Our guest blogger today is Jeff Gordon, Executive and Discipleship Pastor of Wake Cross Roads Baptist Church in Wake Forest, NC. Jeff served as a missionary in Southeast Asia prior to entering pastoral ministry. He is a graduate of Liberty University and Southeastern Seminary, and he is completing at DMin degree at Southeastern. Jeff and his wife, Jessica, have four children. 

Sometimes we mistakenly believe that those called to pastoral ministry should always have an end goal of landing a lead pastor role. However, many strong leaders have flourished serving from the second chair. Here are six reminders to those serving in associate roles.  

  1. Yours is not a lesser calling. Those who fill a 2nd chair role are usually strong leaders themselves, but they’re also those God has uniquely formed and gifted to thrive in a support role. This position is a high calling that often requires a broader range of gifts and talents than even the lead role.  
  2. You are vital to a leader’s success. Aaron, Barnabas, Timothy, and Joseph are just a few biblical examples of men who played vital roles in the success of the men who led them. Moses, Paul, and Pharaoh accomplished more because of these men, respectively.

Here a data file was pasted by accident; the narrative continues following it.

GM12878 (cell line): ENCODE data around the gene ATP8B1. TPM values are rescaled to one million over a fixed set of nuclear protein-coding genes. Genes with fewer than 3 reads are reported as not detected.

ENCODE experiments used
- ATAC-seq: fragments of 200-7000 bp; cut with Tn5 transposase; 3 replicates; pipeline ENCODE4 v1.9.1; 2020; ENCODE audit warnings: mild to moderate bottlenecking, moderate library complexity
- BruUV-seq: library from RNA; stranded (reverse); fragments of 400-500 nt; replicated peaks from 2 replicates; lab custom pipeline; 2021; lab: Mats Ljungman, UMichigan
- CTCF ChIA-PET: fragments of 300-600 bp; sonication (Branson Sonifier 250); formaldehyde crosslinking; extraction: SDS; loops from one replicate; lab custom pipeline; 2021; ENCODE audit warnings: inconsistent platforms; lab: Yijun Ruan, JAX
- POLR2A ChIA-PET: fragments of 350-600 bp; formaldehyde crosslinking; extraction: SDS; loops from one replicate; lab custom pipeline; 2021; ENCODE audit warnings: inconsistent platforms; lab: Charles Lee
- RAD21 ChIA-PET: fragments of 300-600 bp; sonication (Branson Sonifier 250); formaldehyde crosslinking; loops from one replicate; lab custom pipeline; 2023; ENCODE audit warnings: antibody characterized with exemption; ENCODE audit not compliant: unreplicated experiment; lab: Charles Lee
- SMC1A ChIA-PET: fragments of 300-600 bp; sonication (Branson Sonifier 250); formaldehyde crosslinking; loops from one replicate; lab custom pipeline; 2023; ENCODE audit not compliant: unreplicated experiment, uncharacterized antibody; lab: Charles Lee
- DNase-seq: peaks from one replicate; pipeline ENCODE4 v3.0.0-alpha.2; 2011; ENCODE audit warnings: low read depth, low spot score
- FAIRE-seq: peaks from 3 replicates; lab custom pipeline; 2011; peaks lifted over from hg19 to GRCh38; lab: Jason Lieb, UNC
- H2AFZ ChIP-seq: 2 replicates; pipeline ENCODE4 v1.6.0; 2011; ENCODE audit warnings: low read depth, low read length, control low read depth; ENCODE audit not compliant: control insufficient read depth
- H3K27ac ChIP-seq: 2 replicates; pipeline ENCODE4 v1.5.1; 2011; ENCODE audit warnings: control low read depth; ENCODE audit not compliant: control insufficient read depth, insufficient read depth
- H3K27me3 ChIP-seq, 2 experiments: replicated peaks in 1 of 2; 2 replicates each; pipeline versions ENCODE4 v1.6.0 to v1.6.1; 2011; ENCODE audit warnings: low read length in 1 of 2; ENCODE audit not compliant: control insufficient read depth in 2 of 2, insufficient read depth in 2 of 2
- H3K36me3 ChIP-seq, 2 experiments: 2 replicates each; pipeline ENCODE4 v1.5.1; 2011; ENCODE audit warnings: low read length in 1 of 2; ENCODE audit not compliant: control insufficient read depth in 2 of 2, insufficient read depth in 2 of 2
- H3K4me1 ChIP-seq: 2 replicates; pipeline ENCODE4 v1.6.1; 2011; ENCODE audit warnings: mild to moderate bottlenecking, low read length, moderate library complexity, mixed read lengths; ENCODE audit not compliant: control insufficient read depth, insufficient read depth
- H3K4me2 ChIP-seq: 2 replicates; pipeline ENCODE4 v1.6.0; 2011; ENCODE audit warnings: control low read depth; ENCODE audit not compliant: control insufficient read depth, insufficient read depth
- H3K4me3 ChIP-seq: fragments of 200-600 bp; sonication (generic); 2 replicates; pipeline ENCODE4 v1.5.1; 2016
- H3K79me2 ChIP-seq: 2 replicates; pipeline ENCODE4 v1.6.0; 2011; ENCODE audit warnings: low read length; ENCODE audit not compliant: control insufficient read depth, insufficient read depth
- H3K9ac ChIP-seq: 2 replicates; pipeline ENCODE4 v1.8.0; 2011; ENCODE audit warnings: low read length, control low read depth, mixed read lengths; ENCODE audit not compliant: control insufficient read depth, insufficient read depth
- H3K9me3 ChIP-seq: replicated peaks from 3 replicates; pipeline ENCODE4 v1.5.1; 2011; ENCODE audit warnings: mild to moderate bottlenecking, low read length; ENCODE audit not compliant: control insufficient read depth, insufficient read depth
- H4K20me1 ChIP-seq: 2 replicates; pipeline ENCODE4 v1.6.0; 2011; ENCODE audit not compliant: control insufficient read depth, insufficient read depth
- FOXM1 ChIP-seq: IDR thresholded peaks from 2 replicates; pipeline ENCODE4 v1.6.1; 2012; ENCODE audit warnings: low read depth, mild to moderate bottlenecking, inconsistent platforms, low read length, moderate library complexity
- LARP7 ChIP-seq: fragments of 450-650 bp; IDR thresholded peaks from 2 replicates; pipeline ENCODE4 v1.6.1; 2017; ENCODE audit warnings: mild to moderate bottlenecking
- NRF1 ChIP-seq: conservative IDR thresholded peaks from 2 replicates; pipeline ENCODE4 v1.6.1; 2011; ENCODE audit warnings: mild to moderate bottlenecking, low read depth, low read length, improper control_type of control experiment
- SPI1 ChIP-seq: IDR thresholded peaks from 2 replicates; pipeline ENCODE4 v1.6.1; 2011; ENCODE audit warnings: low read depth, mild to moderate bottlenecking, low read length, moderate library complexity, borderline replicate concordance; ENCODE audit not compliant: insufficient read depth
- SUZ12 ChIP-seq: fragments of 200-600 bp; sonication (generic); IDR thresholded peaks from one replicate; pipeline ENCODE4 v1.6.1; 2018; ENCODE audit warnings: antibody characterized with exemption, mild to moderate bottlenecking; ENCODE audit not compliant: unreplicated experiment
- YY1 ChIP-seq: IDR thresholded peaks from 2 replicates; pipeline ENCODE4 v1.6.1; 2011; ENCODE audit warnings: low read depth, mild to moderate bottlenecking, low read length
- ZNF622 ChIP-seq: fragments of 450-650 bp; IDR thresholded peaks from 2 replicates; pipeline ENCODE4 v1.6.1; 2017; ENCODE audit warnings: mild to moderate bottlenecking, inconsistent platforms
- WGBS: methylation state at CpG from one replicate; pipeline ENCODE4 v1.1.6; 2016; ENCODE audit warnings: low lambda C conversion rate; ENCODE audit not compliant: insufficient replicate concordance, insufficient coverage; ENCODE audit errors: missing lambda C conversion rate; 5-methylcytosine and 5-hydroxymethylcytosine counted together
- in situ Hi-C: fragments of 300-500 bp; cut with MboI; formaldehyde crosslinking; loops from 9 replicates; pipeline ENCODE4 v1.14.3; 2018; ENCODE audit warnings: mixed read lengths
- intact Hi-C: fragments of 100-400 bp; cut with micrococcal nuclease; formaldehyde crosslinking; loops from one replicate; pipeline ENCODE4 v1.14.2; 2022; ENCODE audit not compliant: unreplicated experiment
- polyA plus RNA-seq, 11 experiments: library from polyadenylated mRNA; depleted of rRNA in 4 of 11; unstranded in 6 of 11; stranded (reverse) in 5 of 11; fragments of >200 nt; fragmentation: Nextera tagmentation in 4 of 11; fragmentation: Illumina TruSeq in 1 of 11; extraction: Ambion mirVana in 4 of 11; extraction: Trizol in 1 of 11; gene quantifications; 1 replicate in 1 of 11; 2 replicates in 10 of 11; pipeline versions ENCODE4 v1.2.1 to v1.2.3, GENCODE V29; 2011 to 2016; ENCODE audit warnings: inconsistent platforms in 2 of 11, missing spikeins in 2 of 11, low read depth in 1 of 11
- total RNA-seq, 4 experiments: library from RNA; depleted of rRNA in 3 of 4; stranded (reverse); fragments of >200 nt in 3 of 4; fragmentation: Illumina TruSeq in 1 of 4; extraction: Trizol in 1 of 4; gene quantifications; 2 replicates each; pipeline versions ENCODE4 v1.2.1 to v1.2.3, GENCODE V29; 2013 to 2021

3. Your role requires humility. We 2nd chair leaders must be OK with not being “the guy” and accept that others may get recognition for work we’ve led. We must honestly answer the question, “Am I working for God or man?”
  4. Your work allows you to use your gifts and “wiring.” The question is not “CAN I be in the first chair?” but “Will I THRIVE there?” For example, I love preaching and teaching God’s Word, but I would not be fulfilled if my role required me to sacrifice the administrative side of ministry.
  5. You often have influence without the weight of being “the guy.” Many 2nd chair roles carry much authority, but often with a lesser burden of leadership than the lead role. It’s ok to appreciate that perk of your position. 
  6. You must navigate the desire to seek a lead role. There is a natural desire for strong leaders to seek positions of greater influence—like a lead pastor. As you pray about your calling, be honest with yourself on how God has gifted you. Test your heart and your motivations. If your current role allows it, you might even seek an interim pastor role to “test the waters.”  This will help you determine if the burden of leading a church and doing weekly sermon prep and delivery is for you. 
  7. The gospel is always about pointing to someone else. Ultimately, it’s about pointing to Christ. But, it’s also about meeting the needs of others and counting them as “more significant” than ourselves (Phil 2:3). Your role turns your heart in that right direction. 

If you’re serving in a 2nd chair position, what words of encouragement would you add? 


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